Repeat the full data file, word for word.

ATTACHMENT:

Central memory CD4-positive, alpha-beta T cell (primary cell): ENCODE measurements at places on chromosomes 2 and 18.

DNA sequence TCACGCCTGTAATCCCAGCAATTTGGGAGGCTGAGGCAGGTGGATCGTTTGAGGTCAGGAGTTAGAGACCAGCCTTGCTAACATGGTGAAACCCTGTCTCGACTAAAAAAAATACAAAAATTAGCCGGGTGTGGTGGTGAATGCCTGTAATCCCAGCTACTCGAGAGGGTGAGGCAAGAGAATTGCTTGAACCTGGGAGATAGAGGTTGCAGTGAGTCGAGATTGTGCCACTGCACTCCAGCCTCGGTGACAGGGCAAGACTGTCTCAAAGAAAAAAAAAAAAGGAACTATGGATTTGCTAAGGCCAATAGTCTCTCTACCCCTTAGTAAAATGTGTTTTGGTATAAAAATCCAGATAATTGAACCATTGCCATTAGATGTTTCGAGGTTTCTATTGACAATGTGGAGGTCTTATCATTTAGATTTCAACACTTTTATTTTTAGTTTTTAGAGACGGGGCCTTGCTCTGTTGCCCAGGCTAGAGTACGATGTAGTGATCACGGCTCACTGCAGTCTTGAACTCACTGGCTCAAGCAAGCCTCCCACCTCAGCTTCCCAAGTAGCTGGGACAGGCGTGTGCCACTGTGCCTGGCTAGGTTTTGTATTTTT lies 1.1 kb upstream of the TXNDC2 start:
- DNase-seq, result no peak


Central memory CD4-positive, alpha-beta T cell (primary cell): ENCODE measurements at places on chromosomes 2 and 18.

DNA sequence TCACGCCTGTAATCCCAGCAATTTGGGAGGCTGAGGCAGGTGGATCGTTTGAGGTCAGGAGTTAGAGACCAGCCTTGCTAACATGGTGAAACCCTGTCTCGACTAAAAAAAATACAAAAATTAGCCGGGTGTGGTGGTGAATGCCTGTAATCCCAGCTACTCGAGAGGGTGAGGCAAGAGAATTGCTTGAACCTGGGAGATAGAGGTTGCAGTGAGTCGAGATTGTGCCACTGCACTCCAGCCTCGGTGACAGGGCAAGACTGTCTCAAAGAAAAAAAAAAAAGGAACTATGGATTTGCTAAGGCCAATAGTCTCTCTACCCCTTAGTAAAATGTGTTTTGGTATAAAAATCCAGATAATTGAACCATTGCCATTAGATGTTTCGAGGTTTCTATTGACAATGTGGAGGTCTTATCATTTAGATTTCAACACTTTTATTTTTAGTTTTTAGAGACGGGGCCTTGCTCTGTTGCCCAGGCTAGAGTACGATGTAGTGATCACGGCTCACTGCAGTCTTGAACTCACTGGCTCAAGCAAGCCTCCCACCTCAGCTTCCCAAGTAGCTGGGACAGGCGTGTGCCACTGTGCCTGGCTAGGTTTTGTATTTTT lies 1.1 kb upstream of the TXNDC2 start:
- DNase-seq, result no peak